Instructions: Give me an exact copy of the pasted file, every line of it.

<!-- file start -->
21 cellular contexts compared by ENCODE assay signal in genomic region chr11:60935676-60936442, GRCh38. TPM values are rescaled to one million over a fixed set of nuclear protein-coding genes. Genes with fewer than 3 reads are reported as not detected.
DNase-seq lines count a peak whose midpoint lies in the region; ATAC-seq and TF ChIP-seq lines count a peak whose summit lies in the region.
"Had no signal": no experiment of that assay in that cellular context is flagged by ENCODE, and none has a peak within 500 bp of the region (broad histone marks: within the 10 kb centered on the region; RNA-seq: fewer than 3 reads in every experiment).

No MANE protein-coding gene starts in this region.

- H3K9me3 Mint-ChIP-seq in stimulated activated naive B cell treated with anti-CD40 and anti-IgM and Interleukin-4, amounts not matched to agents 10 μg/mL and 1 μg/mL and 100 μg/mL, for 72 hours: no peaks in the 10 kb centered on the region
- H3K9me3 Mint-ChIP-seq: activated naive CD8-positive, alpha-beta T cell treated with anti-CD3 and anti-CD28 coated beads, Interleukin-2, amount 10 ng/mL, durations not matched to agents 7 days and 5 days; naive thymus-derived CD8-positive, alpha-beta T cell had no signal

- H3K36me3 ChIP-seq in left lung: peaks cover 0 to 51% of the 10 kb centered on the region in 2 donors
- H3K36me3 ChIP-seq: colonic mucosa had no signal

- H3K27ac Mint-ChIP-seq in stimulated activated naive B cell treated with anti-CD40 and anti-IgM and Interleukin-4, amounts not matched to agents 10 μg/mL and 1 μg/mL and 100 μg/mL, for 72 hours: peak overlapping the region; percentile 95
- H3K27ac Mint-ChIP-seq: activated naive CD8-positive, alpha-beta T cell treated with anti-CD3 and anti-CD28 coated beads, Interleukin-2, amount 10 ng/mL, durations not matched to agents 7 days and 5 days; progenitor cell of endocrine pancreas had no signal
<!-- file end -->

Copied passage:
21 cellular contexts compared by ENCODE assay signal in genomic region chr11:60935676-60936442, GRCh38. TPM values are rescaled to one million over a fixed set of nuclear protein-coding genes. Genes with fewer than 3 reads are reported as not detected.
DNase-seq lines count a peak whose midpoint lies in the region; ATAC-seq and TF ChIP-seq lines count a peak whose summit lies in the region.
"Had no signal": no experiment of that assay in that cellular context is flagged by ENCODE, and none has a peak within 500 bp of the region (broad histone marks: within the 10 kb centered on the region; RNA-seq: fewer than 3 reads in every experiment).

No MANE protein-coding gene starts in this region.

- H3K9me3 Mint-ChIP-seq in stimulated activated naive B cell treated with anti-CD40 and anti-IgM and Interleukin-4, amounts not matched to agents 10 μg/mL and 1 μg/mL and 100 μg/mL, for 72 hours: no peaks in the 10 kb centered on the region
- H3K9me3 Mint-ChIP-seq: activated naive CD8-positive, alpha-beta T cell treated with anti-CD3 and anti-CD28 coated beads, Interleukin-2, amount 10 ng/mL, durations not matched to agents 7 days and 5 days; naive thymus-derived CD8-positive, alpha-beta T cell had no signal

- H3K36me3 ChIP-seq in left lung: peaks cover 0 to 51% of the 10 kb centered on the region in 2 donors
- H3K36me3 ChIP-seq: colonic mucosa had no signal

- H3K27ac Mint-ChIP-seq in stimulated activated naive B cell treated with anti-CD40 and anti-IgM and Interleukin-4, amounts not matched to agents 10 μg/mL and 1 μg/mL and 100 μg/mL, for 72 hours: peak overlapping the region; percentile 95
- H3K27ac Mint-ChIP-seq: activated naive CD8-positive, alpha-beta T cell treated with anti-CD3 and anti-CD28 coated beads, Interleukin-2, amount 10 ng/mL, durations not matched to agents 7 days and 5 days; progenitor cell of endocrine pancreas had no signal